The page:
I recently had the extreme pleasure of speaking with Elena Colombo, a classically trained artist and architectural designer who has redefined what a fire feature is. Elena has married both sides of her brain to design and install fire features for homes, resorts and public spaces. Tapping into the universal attraction to gathering around a fire, Elena has seemingly created the niche market of artful fire features.
September 11th was a turning point for our country, for countless lives, for New York City and for Elena Colombo. The advertising and entertainment industry landscape in New York changed dramatically after the attack on the World Trade Center and Elena needed to find a new direction for her career. Elena headed out to the shore to have some space to think. Her desire to sit by a fire to reflect on life was thwarted by recent rain that made starting a fire impossible. . .that’s when the idea of creating a fire bowl with gas or propane first took life.
The first fire bowl was built with her father. Elena combined some research and development for the burners and bowl fabrication with her own design elements, and the first prototype was ready to go. Elena loaded it into the bed of her pickup truck and drove from winery to winery in a one-woman-marketing campaign throughout California. Elena proved to be a successful door-to-door fire bowl saleswoman and her business, Fire Features, grew from there.
From Wineries to The Bridge
Elena’s fire features are natural and organic, as has been the expansion of their scale. Larger venues and clients led to larger installations and coordination with building codes and construction companies. The Fire Bridge at Bethlehem Steel in Bethlehem, PA is her largest installation to date. Elena’s proposal was awarded the commission by ArtsQuest in concert with The National Endowment for the Arts Placemaking Initiative.
The Fire Bridge, as well as all of Elena’s installations illustrate the importance of both form and function. There are times when we forsake function for looks – like on a rigid chopper without shocks. It looks awesome but is hard on your internal organs. Other times we forsake form for function – like that ridiculous winter hat that is the warmest hideous item you happily put on to go snow blow.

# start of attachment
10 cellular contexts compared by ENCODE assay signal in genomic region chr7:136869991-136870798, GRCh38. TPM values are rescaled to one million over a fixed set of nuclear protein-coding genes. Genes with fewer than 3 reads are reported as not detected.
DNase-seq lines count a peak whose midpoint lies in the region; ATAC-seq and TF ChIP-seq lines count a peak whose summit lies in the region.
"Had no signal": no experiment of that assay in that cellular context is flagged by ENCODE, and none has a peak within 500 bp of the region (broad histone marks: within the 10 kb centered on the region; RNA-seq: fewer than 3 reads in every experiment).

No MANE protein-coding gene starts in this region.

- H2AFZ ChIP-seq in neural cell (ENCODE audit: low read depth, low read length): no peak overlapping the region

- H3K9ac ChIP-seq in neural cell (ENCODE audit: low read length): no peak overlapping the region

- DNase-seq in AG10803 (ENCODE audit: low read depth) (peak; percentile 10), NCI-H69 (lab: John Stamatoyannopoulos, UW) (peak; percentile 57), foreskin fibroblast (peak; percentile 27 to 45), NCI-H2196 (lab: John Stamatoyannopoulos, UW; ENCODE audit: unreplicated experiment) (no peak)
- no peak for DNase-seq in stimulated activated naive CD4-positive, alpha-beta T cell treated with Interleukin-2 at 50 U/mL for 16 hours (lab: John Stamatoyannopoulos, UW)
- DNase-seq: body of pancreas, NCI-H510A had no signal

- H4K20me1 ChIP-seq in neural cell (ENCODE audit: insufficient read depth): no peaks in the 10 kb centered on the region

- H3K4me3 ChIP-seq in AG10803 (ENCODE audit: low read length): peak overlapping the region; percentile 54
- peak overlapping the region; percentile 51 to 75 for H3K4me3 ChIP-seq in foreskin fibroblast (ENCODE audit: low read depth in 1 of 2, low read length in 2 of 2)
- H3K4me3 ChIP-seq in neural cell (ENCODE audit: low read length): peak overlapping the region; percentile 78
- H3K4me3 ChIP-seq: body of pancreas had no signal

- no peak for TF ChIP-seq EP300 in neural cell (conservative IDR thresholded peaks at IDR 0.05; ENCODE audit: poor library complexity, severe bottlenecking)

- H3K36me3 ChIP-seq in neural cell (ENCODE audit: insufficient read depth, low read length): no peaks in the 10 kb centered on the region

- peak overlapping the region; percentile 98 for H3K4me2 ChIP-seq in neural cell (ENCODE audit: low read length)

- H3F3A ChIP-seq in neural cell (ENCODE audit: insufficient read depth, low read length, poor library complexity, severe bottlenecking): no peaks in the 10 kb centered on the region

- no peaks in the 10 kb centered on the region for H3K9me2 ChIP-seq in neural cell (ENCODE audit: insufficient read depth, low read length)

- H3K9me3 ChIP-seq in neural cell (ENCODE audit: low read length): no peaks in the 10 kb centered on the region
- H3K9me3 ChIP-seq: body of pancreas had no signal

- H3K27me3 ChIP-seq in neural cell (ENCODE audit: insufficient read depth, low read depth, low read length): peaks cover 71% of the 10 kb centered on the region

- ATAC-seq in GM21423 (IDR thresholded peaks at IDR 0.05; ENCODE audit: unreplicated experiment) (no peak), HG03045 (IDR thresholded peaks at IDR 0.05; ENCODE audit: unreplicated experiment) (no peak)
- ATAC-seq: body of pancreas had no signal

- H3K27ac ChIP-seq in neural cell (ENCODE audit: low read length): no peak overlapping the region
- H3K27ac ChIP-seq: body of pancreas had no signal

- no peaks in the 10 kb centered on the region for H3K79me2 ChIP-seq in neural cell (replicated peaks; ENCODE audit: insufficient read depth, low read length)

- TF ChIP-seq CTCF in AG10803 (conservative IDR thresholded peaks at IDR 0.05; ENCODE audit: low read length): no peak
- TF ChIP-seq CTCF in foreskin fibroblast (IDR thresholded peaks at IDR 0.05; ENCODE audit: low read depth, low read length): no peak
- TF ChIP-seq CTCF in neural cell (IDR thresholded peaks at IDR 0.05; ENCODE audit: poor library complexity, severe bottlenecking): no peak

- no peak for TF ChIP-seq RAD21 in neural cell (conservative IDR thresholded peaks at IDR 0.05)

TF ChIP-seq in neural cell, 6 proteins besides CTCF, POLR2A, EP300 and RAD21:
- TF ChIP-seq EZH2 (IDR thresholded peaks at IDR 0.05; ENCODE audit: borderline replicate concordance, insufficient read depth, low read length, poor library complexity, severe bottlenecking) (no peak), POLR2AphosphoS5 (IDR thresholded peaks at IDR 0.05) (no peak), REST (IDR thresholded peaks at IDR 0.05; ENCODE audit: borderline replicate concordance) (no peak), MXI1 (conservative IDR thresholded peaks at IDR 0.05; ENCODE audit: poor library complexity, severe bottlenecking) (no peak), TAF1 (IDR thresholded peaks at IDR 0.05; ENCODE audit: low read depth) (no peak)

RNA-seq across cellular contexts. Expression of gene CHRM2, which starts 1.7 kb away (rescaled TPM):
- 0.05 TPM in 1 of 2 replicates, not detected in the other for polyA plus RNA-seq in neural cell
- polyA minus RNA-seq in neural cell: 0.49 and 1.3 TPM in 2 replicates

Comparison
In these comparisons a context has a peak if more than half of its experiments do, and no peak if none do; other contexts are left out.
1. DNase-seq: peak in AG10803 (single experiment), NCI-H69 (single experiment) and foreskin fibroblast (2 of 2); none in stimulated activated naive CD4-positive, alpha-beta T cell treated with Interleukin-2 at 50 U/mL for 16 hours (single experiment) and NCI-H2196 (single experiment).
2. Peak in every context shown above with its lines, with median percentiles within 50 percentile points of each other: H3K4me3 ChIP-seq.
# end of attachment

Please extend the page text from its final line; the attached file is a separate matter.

These fire features sacrifice nothing – they fuse both form and function for each unique installation site. There are times when you should hold your ground and not compromise. Elena Colombo has tackled challenge after challenge without compromise.
Stereotypes of artists sitting around discussing a dot on a canvas are hilarious and, quite frankly, based on a few grains of truth. But this does not depict ALL artists. Understanding that carpenters, metal workers, masons, auto body pros, and painters are also artisans is important to understand. This point is often lost on our society. A combination of 2X4s and pipe can make a porch railing – it works. It is the artisan who will use the correct style spindles, cut them to the correct length, chisel the fit of the banister into the porch post. Carpentry is an art, and you know it when you see it.
Elena Colombo is an Artisan through and through. She studied in Boston, MA as well as Rome and can discuss Art History at any New York dinner party. Her experiences are most impressive. But Elena can also discuss BTU burner output and the necessary base for a cantilevered corten steel arc installation.
Lighting the Fire
In retrospect, Elena’s childhood laid the foundation for her career. Her mother a Naturalist – sharing a love of flower gardens, bird nests, bones and nature. Her father “the original pyro” – a veteran fighter pilot, heavy roads contractor who kept their house in a constant state of construction. Elena recalled the memory of her dad walking (with a well-deserved swagger) across the yard with a can of gas and a lighter. He was preparing to set fire to whatever pile of brush and materials he had pushed together with the tractor. His philosophy on fires was simple – “It’s not a bonfire if you can’t see it from space.”
While classically trained in fine arts and design in the U.S. and abroad in Rome, Elena also learned on the job as she adapted to a wide range of opportunities. Work experiences ranging from working on set production for Pee Wee’s Play House to directing television commercials and print campaigns, Elena knows how to roll with what life gives you. That rolling with it led her to creating her first fire bowl.
In keeping with her father’s philosophical view of fires, Elena defaults to going big. She cautioned that “you need to be careful with scale, even outside. A 36-inch diameter can look like a salad bowl sitting in the middle of the space.” Elena added, “Bigger you can turn down, but small can’t be turned up.”
Keep Your Fire Burning
Elena Colombo is living proof of the many ways that individuals, companies and our country changed and grew stronger following September 11th. Her fire features hold up under the fine art standards of form and balance; her company and installations are growing in scale and demand; the fire feature that can be seen from space may happen one day.
Regardless of the scale of your project or the medium in which you work, the pride and skill of an artisan can be easily seen by the trained or untrained alike. You can contact Elena to purchase a fire feature or to collaborate on a landscaping installation at a division of Colombo Construction Corp.